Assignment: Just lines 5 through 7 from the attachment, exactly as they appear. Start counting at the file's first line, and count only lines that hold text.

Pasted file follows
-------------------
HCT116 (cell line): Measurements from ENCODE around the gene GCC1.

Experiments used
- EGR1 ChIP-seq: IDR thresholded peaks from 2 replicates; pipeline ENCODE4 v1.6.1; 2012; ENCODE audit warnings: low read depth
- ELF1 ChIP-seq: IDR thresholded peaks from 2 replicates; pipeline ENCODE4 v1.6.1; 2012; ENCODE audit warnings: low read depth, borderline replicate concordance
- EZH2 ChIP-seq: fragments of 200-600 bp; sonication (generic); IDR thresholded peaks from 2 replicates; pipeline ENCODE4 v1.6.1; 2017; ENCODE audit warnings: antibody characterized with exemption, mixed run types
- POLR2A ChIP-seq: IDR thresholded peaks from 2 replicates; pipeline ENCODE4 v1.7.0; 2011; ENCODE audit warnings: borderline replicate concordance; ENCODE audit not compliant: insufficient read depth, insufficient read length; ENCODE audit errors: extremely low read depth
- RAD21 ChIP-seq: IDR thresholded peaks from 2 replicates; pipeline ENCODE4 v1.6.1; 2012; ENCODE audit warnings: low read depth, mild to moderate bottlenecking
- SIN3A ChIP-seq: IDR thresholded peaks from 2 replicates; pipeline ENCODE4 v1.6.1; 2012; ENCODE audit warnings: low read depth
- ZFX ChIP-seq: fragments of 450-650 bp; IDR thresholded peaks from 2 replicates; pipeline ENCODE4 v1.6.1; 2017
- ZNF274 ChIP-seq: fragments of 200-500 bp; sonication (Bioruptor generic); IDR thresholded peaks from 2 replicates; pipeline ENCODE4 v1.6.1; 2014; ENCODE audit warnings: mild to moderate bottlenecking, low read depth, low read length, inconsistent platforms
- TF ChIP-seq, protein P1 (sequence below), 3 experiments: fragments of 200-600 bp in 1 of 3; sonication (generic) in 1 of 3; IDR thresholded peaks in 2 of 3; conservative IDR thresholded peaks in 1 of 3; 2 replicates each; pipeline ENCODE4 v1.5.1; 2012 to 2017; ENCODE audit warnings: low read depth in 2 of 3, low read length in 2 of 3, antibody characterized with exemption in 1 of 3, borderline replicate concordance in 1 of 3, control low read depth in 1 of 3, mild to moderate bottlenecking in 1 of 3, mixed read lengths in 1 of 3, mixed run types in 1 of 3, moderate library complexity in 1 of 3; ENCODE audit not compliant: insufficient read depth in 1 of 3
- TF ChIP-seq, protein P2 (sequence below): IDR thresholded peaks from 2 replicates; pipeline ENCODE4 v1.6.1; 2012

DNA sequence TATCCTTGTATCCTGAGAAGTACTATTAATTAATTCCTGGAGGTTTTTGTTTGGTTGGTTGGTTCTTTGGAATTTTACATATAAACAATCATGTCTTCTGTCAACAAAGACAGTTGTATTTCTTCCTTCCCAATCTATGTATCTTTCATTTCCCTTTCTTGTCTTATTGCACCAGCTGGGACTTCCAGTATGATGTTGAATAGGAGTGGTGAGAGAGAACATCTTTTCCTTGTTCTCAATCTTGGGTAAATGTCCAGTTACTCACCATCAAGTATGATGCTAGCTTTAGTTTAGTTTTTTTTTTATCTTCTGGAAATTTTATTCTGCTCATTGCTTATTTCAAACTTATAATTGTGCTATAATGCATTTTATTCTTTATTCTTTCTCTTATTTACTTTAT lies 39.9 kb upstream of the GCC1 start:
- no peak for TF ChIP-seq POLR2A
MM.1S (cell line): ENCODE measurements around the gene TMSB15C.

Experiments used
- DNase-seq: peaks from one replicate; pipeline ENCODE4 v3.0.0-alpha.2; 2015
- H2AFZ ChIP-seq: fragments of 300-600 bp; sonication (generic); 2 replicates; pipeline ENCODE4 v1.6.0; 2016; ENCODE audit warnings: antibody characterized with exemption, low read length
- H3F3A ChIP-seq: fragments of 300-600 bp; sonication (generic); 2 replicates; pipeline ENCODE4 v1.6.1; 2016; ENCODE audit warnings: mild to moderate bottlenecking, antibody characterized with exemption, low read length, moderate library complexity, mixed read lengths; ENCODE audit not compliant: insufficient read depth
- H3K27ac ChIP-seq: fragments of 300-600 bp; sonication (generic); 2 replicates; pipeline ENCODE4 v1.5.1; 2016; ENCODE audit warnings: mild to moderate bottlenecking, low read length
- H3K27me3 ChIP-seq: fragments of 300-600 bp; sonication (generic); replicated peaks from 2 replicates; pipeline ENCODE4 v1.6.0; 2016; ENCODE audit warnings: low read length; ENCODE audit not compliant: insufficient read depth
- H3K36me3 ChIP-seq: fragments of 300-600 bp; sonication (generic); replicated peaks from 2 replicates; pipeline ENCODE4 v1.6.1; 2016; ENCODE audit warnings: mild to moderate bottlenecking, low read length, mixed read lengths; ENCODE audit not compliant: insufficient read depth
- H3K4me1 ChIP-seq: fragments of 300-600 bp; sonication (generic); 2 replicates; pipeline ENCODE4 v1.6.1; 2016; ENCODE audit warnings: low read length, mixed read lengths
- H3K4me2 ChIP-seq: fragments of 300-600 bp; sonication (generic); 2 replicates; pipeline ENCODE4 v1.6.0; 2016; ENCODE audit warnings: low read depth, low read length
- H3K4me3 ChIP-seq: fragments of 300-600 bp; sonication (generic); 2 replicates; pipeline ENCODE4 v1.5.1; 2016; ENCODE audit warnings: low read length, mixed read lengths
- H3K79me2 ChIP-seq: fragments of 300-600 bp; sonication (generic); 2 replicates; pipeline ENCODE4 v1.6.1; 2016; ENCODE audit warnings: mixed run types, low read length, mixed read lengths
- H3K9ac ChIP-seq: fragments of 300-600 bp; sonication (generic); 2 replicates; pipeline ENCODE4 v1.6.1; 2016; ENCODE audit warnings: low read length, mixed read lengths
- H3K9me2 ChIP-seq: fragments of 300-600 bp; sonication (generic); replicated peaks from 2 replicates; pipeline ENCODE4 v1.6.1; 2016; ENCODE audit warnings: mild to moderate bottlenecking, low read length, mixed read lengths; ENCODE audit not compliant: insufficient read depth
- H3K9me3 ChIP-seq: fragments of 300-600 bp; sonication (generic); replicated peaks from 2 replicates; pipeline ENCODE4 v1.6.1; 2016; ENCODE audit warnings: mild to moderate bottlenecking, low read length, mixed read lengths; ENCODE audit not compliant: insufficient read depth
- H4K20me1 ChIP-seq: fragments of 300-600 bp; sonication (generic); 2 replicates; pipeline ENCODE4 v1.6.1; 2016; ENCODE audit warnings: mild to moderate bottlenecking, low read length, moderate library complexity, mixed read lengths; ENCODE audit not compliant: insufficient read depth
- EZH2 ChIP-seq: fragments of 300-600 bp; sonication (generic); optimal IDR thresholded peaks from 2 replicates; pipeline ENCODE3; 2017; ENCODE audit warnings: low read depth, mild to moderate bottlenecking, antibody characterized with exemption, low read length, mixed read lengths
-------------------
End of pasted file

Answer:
- EZH2 ChIP-seq: fragments of 200-600 bp; sonication (generic); IDR thresholded peaks from 2 replicates; pipeline ENCODE4 v1.6.1; 2017; ENCODE audit warnings: antibody characterized with exemption, mixed run types
- POLR2A ChIP-seq: IDR thresholded peaks from 2 replicates; pipeline ENCODE4 v1.7.0; 2011; ENCODE audit warnings: borderline replicate concordance; ENCODE audit not compliant: insufficient read depth, insufficient read length; ENCODE audit errors: extremely low read depth
- RAD21 ChIP-seq: IDR thresholded peaks from 2 replicates; pipeline ENCODE4 v1.6.1; 2012; ENCODE audit warnings: low read depth, mild to moderate bottlenecking